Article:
What’s Next (Maybe) For Generative AI, Foundation Models, Large Language Models, et al. v0.1.

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The trajectory beyond Large Language Models (LLMs) involves advancements across technical, engineering, infrastructure, and global market dimensions. Looking into the future, several key areas are poised to shape the next wave of innovations in artificial intelligence (AI) and machine learning (ML). Disclaimer: As much as, you know, I can, I did not.


Technical And Engineering Innovations.

More Efficient Models.

While LLMs have grown in size, there is a push towards making AI models more efficient and environmentally sustainable. Techniques like (1) model pruning, (2) quantisation, and (3) knowledge distillation allow for smaller, faster models that maintain high performance levels.

Few-Shot And Zero-Shot Learning.

Advancements in few-shot and zero-shot learning, where models can understand and perform tasks with little to no training data, will reduce the dependency on large datasets and broaden AI applications.

Hybrid Models.

Combining the strengths of different AI approaches, such as symbolic AI with neural networks, to create hybrid models that can reason more effectively and explain their decisions.

Generalisable AI.

Moving towards models that can generalise across tasks without needing task-specific training, essentially making strides towards Artificial General Intelligence (AGI).


Infrastructure Developments.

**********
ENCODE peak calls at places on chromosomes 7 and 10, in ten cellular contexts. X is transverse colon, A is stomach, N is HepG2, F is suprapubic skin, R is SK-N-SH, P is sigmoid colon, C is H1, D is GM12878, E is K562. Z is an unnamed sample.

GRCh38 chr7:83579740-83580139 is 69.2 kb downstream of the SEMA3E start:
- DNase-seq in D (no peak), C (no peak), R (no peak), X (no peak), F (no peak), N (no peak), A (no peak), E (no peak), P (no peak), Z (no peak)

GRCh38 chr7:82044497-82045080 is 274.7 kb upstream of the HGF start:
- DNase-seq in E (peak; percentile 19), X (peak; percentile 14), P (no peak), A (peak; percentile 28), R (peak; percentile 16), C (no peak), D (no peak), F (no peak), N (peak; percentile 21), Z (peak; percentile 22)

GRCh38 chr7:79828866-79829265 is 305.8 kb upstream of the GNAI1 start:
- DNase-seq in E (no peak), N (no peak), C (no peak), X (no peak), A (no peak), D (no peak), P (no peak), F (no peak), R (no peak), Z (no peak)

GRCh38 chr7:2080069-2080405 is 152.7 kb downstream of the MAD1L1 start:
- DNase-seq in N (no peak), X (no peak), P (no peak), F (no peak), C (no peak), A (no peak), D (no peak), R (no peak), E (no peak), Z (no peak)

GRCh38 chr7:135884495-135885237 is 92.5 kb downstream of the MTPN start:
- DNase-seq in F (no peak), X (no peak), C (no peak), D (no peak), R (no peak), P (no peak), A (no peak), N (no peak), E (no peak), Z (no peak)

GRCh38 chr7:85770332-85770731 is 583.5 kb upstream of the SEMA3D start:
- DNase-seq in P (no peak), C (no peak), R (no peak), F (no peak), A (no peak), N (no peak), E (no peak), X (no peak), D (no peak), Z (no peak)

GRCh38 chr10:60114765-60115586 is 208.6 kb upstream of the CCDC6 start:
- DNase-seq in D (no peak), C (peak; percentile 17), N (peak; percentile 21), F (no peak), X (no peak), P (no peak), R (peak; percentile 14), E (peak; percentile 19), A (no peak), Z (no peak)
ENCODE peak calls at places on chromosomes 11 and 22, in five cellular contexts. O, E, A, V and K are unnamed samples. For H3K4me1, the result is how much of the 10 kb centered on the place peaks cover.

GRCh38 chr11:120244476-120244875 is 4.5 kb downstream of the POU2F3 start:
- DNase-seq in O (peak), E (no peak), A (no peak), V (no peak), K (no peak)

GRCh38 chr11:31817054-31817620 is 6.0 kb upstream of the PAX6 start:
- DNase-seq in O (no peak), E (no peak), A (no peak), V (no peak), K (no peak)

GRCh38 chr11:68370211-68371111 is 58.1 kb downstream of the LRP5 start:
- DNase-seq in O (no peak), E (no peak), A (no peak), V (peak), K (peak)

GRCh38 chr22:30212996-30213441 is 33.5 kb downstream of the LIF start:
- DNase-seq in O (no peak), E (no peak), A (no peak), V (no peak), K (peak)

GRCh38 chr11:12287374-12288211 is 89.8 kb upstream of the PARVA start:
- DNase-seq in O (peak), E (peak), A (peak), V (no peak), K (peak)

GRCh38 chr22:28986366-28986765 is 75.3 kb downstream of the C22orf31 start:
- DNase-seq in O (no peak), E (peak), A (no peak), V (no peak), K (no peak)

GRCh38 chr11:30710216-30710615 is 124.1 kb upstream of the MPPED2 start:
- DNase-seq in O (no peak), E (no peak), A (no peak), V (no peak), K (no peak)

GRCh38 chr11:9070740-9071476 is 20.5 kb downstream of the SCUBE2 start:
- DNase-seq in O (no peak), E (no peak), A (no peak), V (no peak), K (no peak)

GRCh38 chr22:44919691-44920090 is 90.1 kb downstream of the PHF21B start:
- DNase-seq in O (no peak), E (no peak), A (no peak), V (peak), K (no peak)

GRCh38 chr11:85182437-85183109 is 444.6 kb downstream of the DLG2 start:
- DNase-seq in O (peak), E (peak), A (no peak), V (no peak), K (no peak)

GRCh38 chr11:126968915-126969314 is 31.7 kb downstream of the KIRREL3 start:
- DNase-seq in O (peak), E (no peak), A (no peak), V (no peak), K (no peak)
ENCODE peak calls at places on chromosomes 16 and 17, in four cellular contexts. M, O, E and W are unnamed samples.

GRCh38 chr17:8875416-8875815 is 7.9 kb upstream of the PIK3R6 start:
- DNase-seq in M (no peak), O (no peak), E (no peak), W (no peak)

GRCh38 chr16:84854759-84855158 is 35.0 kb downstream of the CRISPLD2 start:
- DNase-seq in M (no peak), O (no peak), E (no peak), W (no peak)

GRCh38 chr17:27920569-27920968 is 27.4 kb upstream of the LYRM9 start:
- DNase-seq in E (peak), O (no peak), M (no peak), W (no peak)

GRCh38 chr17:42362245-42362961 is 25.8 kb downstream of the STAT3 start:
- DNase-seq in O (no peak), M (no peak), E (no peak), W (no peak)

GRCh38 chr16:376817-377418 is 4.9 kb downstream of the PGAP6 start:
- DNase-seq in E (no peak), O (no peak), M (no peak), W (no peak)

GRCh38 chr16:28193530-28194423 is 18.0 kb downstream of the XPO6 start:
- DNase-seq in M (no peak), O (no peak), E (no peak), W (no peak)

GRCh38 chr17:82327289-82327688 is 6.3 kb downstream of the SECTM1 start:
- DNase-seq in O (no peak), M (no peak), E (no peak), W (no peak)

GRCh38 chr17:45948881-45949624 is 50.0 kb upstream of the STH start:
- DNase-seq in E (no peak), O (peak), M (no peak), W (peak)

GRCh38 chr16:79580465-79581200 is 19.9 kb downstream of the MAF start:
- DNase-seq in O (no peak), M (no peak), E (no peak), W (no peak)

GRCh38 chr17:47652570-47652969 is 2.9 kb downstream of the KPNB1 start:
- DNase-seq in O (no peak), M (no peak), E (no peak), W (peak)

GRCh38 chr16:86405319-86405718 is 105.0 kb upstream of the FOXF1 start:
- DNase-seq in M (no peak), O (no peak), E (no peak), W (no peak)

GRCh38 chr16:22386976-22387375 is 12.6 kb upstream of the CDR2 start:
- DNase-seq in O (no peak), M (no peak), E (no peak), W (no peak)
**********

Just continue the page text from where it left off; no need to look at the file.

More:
Edge AI.

Increasing computational power at the edge (near or on the devices where data is generated) will allow for more real-time and privacy-preserving AI applications.

Distributed And Decentralised AI.

Technologies like blockchain could enable distributed AI models that operate in a decentralised manner, enhancing data privacy and security.

Advanced Neural Network Processors.

Development of specialised hardware and processors designed to efficiently run AI algorithms will continue, reducing costs and energy consumption.

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Democratisation Of AI.

Tools and platforms that make AI accessible to a wider range of users, including those without technical expertise, will continue to emerge, fostering innovation across various sectors.

Regulation And Ethics.

As AI becomes more integrated into society, the development of ethical guidelines and regulatory frameworks to govern its use will be crucial. This includes addressing biases in AI, ensuring transparency, and protecting user privacy.

AI In Emerging Markets.

AI adoption will accelerate in emerging markets, driving innovation in sectors like agriculture, healthcare, and education, and addressing unique challenges faced by these regions.

Cross-Industry Collaboration.

Increased collaboration across industries and disciplines will drive the development of more sophisticated and specialised AI applications, from healthcare diagnostics to climate change mitigation.


Looking Ahead